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A Randomized Trial to Examine the Effect of Mifepristone on Neuropsychological Performance and Mood in Patients with Bipolar Depression

      Background

      Deficits in neuropsychological performance are found in patients with bipolar disorder and represent a potential treatment target for novel therapeutic strategies. We have previously demonstrated a beneficial effect on spatial working memory (SWM) of treatment for 1 week with the progesterone and glucocorticoid receptor antagonist mifepristone, evident 2 weeks after the cessation of treatment.

      Methods

      We examined the longer-term efficacy of 600 mg/day of mifepristone as an adjunctive treatment, for 1 week, in a placebo-controlled, randomized, double-blind trial in 60 patients with bipolar depression, with SWM as the primary outcome measure. A comparator group of healthy control subjects was also recruited.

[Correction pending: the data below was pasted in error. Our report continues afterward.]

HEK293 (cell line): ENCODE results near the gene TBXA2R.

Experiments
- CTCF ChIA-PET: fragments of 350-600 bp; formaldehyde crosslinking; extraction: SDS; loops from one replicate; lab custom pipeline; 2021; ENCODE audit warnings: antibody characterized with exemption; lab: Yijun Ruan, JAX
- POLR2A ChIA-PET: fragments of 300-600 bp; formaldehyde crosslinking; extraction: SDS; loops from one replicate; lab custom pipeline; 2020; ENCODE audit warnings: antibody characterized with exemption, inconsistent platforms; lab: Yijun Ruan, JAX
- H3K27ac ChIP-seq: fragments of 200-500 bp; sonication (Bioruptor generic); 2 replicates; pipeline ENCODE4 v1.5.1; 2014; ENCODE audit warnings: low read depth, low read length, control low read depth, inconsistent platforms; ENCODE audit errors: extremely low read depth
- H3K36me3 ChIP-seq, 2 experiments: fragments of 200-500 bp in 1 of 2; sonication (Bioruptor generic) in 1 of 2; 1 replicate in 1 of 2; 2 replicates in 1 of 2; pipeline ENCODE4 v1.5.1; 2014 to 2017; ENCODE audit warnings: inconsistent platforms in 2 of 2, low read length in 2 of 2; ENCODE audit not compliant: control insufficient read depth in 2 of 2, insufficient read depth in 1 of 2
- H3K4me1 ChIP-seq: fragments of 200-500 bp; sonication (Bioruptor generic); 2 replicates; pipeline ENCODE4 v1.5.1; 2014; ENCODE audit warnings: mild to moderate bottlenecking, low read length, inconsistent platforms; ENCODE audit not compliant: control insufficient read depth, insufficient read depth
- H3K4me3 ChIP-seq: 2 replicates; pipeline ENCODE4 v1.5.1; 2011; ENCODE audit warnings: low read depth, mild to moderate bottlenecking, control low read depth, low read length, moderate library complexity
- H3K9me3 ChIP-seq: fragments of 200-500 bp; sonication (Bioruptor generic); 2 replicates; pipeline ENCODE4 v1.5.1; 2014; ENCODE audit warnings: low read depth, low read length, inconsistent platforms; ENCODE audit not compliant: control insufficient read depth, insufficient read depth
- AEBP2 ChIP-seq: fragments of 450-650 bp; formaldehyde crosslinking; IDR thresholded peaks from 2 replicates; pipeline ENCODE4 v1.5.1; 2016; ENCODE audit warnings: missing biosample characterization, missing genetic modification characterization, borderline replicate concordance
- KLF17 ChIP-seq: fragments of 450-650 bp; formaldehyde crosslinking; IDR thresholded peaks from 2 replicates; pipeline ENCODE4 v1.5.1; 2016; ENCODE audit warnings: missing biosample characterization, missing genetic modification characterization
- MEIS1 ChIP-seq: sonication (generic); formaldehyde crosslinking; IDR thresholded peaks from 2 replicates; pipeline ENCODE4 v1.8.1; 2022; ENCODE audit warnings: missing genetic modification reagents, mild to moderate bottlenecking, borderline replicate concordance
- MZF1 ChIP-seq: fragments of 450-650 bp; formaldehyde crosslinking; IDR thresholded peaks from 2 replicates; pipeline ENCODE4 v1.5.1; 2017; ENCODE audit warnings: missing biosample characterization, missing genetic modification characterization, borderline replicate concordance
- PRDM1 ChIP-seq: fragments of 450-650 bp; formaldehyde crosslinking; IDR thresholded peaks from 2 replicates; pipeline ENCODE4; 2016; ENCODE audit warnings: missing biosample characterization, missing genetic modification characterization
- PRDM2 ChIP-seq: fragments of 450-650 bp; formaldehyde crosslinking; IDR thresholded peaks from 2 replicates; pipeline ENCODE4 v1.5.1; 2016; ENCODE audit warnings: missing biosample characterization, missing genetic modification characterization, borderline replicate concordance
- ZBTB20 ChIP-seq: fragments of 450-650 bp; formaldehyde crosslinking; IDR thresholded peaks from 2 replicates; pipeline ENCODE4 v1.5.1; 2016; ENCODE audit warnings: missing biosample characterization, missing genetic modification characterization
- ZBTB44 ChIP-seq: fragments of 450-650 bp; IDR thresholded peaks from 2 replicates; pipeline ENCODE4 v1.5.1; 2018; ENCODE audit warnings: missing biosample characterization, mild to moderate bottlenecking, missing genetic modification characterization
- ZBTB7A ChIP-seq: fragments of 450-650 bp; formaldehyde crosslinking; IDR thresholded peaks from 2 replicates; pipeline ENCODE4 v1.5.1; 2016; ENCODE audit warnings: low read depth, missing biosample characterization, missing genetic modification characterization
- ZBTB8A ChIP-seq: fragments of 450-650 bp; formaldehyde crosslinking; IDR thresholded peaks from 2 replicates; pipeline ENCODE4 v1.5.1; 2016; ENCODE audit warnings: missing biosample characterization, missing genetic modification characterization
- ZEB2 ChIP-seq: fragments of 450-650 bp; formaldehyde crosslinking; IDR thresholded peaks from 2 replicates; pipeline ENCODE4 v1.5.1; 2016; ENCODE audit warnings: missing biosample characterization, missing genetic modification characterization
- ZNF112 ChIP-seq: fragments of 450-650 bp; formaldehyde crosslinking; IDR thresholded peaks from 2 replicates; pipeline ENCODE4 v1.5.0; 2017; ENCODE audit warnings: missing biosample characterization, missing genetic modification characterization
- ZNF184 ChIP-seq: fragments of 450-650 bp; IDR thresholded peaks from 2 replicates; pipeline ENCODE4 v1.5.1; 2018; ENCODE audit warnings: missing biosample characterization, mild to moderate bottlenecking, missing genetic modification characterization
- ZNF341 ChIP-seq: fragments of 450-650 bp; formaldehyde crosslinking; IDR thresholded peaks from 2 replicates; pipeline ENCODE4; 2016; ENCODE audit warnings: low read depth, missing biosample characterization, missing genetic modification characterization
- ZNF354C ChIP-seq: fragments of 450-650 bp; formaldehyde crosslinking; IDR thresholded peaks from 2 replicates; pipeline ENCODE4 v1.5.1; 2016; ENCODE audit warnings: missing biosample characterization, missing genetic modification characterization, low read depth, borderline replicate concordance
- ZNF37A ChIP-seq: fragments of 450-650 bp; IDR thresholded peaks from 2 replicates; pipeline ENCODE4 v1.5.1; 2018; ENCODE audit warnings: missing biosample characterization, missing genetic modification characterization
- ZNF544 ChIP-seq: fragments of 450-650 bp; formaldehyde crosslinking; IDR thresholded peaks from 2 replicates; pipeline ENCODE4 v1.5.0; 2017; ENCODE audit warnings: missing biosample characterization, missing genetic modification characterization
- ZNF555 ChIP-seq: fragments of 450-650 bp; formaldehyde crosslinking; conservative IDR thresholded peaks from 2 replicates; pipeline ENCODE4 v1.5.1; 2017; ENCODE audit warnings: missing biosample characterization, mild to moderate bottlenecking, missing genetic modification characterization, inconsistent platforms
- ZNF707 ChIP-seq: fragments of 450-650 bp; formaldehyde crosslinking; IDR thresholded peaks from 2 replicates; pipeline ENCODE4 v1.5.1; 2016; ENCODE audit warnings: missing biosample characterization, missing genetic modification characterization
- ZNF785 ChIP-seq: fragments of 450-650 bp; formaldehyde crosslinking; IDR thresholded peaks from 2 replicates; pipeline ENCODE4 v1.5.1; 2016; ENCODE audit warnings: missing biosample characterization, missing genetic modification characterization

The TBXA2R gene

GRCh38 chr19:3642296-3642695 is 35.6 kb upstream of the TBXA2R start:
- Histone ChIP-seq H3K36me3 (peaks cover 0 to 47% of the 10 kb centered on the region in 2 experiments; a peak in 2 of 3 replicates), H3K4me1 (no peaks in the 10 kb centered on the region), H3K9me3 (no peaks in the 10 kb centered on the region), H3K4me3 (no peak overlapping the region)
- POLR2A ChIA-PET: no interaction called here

Results

      At baseline, neuropsychological performance of patients was impaired, but hypothalamic-pituitary-adrenal axis function did not differ from that of control subjects. Mifepristone treatment was associated with a time-limited increase in cortisol awakening response and with a sustained improvement in SWM performance, which was evident 7 weeks after the cessation of treatment. The magnitude of this neuropsychological response was predicted by the magnitude of the cortisol response to mifepristone. The response occurred in the absence of a significant improvement in depressed mood.

      Conclusions

      These data accord with the findings of animal studies and demonstrate that brief treatment with mifepristone is associated with a sustained improvement in SWM, an effect that might be mediated by a persistent enhancement in hippocampal mineralocorticoid receptor function.

      Key Words

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